Pentagon cuts cost of F-35 fighters by 4%: sources


The Pentagon will pay about 4 percent less for each new Lockheed Martin Corp F-35A fighter jet when it signs a deal worth $3.8 billion with the No. 1 U.S. defense contractor on Friday, according to sources familiar with the deal. Each of the 22 conventional takeoff and landing jets in the fifth production contract will cost around $107 million, excluding the engine, said the sources, who were not authorized to speak publicly.

That compares to a price of $111.6 million for the F-35As to be used by the Air Force that were included in the fourth contract with Lockheed.

The contract for 32 jets also includes 3 B-models for the U.S. Marine Corps, which can land vertically, and seven C-models to be used on aircraft carriers for the U.S. Navy. The Defense Department is negotiating a separate contract with Pratt & Whitney, a unit of United Technologies Corp , for the engines that will power the new warplanes. Pentagon officials hope to conclude that deal by year end. A senior defense official said the Pentagon plans to sign the deal with Lockheed on Friday, a long-awaited agreement that moves forward the most costly weapons program in U.S. History and should make future negotiations easier.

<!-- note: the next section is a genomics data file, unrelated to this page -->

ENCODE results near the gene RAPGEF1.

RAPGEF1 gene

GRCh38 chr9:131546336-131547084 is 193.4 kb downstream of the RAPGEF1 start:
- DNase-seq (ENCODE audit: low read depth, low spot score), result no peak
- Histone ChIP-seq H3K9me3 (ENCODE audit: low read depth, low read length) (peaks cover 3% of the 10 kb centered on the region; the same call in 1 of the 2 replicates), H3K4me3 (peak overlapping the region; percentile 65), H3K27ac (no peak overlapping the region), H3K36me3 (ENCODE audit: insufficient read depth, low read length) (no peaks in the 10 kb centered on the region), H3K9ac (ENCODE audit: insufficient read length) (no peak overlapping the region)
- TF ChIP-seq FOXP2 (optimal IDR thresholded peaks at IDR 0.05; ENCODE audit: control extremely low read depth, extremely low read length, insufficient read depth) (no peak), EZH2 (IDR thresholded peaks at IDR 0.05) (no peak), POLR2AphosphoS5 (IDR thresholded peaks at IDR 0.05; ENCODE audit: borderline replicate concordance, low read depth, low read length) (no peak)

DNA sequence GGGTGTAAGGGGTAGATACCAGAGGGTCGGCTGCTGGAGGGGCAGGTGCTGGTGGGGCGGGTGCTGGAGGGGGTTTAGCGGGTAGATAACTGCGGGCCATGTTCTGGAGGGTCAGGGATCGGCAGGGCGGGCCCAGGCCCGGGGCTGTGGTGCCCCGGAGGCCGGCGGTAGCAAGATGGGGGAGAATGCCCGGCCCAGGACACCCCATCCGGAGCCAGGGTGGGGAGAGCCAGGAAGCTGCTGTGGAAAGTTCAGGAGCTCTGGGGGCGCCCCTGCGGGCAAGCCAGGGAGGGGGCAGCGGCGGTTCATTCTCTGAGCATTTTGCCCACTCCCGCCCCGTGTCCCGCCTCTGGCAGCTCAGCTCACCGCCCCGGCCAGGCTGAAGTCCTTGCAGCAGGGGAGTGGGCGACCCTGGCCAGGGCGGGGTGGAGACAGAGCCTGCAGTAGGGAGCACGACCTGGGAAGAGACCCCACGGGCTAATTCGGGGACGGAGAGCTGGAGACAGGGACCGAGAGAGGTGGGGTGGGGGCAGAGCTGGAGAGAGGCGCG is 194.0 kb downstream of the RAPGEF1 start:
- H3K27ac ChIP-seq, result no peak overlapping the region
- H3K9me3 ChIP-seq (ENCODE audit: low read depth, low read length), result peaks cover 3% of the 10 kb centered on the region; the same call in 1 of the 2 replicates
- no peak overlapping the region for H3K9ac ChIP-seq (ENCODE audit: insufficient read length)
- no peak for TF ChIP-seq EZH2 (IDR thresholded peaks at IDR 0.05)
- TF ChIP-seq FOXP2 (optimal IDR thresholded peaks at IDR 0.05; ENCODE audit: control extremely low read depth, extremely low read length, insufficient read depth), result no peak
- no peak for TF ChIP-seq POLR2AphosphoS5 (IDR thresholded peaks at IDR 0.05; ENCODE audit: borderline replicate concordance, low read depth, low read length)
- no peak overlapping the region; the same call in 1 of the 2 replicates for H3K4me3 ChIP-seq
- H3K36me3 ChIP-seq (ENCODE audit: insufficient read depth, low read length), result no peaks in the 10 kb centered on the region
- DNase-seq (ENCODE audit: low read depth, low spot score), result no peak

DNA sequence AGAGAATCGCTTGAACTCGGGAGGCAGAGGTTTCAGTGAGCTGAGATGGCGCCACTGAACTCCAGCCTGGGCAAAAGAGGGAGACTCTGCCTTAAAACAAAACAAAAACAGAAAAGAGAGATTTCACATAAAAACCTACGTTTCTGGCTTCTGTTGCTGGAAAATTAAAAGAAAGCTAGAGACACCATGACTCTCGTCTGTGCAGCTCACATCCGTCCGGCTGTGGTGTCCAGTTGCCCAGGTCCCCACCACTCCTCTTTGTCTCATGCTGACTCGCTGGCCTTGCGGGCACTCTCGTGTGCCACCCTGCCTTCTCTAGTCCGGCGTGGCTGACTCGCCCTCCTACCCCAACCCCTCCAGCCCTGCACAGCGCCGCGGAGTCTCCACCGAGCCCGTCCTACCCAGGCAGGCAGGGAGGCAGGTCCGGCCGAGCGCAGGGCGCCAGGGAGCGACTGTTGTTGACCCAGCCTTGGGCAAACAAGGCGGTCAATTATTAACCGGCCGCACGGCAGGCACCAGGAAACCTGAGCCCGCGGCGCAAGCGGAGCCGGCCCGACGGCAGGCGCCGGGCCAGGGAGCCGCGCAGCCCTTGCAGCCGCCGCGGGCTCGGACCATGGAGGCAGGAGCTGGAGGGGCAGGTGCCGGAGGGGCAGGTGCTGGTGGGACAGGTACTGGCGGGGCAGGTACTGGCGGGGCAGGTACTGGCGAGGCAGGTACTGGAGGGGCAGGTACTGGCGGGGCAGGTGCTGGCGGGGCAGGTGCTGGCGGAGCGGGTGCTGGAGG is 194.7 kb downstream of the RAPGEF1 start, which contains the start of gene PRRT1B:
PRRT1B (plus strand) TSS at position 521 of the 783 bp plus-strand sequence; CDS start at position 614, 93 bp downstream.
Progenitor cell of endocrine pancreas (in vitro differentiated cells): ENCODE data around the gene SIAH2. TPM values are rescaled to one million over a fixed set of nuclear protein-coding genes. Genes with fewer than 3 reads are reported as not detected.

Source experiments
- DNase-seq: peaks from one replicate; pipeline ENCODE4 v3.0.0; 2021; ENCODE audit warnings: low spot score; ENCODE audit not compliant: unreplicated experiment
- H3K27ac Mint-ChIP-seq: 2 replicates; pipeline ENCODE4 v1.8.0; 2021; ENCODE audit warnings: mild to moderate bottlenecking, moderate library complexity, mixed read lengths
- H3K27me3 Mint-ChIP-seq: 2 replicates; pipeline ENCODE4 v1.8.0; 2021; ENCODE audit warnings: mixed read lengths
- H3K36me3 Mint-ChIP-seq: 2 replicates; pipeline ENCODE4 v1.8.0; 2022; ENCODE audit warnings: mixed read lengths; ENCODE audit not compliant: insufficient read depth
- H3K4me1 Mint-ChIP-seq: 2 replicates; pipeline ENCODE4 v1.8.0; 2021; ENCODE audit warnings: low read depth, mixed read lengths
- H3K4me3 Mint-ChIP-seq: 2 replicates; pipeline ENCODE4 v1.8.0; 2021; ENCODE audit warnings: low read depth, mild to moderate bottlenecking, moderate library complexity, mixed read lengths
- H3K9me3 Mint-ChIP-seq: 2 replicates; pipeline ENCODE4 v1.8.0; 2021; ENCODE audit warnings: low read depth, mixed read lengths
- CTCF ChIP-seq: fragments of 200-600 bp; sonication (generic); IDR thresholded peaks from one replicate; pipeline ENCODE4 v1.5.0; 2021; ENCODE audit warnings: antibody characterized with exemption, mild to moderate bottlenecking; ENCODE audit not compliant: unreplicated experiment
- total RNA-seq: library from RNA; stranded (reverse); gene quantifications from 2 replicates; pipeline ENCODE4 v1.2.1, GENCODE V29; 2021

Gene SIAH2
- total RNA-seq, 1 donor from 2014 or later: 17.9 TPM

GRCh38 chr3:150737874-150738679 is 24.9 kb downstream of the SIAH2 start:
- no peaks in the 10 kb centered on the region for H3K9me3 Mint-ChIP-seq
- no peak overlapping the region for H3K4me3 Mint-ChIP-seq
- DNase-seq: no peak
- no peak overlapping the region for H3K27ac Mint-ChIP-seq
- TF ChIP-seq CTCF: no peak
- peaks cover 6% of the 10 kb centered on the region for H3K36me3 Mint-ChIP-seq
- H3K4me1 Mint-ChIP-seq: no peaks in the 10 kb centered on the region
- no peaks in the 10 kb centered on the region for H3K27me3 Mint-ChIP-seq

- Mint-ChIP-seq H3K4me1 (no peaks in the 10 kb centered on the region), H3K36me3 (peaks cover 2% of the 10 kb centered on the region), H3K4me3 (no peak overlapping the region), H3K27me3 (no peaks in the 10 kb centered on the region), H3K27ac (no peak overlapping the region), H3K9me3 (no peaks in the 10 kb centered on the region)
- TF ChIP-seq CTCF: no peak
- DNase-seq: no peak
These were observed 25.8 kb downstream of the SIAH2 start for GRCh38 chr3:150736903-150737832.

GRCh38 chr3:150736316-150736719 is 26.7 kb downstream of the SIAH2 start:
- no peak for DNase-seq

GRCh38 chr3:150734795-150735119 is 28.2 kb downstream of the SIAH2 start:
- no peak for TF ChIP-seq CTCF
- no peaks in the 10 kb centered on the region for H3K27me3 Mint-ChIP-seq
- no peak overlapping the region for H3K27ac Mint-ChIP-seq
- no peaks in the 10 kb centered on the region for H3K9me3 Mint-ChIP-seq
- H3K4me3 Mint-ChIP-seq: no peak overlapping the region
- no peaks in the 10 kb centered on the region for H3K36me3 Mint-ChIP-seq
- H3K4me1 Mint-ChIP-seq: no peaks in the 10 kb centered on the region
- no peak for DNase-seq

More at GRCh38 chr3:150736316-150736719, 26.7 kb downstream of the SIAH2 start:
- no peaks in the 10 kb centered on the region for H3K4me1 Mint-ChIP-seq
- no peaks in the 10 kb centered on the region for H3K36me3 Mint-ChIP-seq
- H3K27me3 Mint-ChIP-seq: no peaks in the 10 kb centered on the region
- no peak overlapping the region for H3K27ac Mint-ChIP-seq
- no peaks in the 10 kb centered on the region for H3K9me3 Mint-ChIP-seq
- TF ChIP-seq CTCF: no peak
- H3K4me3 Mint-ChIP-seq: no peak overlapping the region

The deal gives Lockheed a 12-percent profit margin, according to Loren Thompson, a defense consultant with close ties to the company.

Lockheed shares closed 19 cents or 0.21 percent lower at $91.81 on the New York Stock Exchange on Wednesday. The government also expects to reach an agreement soon with Lockheed on early funding for a sixth group of F-35s, a step that could help reduce a potential $1.1 billion liability the weapons maker faced from work it had already done on the jets without a signed contract, the official said. The final amount of the contract will be determined on Friday, since it must factor in the exchange rate of the British pound, said the official, who spoke on condition of anonymity.

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